It was two years ago yesterday that Ngozi Agbo, popularly known as Aunty Ngozi by her admirers, especially campus journalists she took under her wings, died. These journalists that cut across higher institutions nationwide, who she fondly referred to as “my children”, pay tribute to her. OLUWAFEMI OGUNJOBI (Language Arts, Obafemi Awolowo University) writes.
Sweet is the remembrance of the righteous.” This biblical verse aptly describes the feelings of students, who passed through the tutelage of the late Mrs Ngozi Agbo (Nee Nwozor).
Yesterday made it two years that their mentor and pioneer Editor of CAMPUSLIFE died. To them, the time they shared with Aunty Ngozi, as she was fondly called, remains fresh. To the students, she lives on.
The late Mrs Agbo, according to them, left a platform for youths to pursue their dreams. Through her weekly Pushing Out, she reached out to them, counselling them to be responsible citizens.
Two years have gone, but the tributes have not ceased coming.
Aunty Ngozi left us two years ago, but her memory cannot be erased from our mind. Her absence cannot make us to forget her values and legacies. We believe she is not dead because the platform through which she reached out to us is still intact. We are also proud of CAMPUSLIFE because it promoted and is still promoting good governance, transparency, and accountability on campuses. We acknowledge the role the platform played during the last Academic Staff Union of Universities (ASUU) strike; indeed, there is no way we can talk about CAMPUSLFE without mentioning Aunty Ngozi.
Taiwo Isola, 300-Level Anatomy, University of Maiduguri
Indeed, great men die but death can never kill their names or erase their impact. Really, Aunty Ngozi’s brief stay on earth was a blessing to us. She touched and impacted the lives of youths within the short period. She promoted good virtues and detested vices. She was a motivator par excellence. Through the CAMPUSLIFE, I developed passion for writing, and each time I put pen on paper, I remember the person who encouraged me to do so. That was Aunty Ngozi.”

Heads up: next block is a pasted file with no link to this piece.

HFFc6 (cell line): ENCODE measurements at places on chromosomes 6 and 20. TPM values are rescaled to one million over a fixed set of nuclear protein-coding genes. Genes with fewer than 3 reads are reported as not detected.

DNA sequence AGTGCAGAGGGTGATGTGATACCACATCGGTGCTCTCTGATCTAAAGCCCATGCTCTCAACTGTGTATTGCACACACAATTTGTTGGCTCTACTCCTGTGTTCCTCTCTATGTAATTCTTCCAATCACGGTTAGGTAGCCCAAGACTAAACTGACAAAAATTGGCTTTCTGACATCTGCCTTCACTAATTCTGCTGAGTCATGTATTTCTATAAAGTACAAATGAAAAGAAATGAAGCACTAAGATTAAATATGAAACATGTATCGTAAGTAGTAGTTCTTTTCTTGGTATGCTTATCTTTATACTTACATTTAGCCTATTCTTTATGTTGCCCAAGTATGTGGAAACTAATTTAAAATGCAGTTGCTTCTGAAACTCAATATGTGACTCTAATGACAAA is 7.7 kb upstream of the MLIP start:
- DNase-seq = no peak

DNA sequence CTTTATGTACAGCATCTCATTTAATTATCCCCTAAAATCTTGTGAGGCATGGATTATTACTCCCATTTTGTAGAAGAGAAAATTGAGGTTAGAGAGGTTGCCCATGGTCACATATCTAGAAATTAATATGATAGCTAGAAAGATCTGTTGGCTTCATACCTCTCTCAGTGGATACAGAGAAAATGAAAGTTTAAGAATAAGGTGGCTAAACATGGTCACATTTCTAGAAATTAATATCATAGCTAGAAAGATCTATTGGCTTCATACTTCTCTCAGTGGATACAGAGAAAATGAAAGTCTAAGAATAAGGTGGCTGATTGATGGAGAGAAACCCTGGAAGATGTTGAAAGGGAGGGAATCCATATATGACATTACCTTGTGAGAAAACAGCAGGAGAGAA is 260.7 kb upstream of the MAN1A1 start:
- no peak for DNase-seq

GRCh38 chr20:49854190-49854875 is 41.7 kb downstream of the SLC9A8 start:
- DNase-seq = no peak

Hammed Hamzat, 300-Level Educational Administration, University of Ibadan
For me, CAMPUSLIFE represents hope because of the quality of young people it is breeding for the nation’s future. Personally, it gave me the opportunity to contribute my quota through writing to develop my university.
Hannah Ojo, NYSC, Delta State.
Aunty Ngozi remains that gallant heroine who bridged the generational gap by advocating a forward-thinking Corporate Social Responsibility (CSR) through the annual workshop being sponsored by Coca Cola System for students in higher institutions. She saw a need and she gave her all to ensure that young people are moulded in character and good values. For me, writing for CAMPUSLIFE was not just an experience in campus journalism; it taught me journalism with social responsibility, value, character and the quest for excellence.
Msonter Anzaa, 300-Level Medicine, Benue State University
Since I joined CAMPUSLIFE, I have never had cause to regret because it is a network of young leaders, who are writing to make Nigeria a better place. While I really wished Aunty Ngozi lived longer, we must not lose sight of her immense contributions to this country. I firmly believe that in the years to come, when the story of this nation is told, people will remember that Aunty Ngozi was a significant part of it.
Dhikrullah Akinola, Political Science Graduate, Obafemi Awolowo University, Ile-Ife
My biography cannot be complete without the mention of the late Aunty Ngozi. This is because she influenced me to write. Apart from the fame my writing skill gave me on the campus, Aunty Ngozi taught me morality and selflessness through her weekly column. She mentored many of us to the extent that some of us are being celebrated within and beyond. However, we must take solace in the fact that someone has been able to maintain the platform. We are happy that one of us continued from where Aunty Ngozi left it. This means that Aunty is not dead; she’s alive and with us.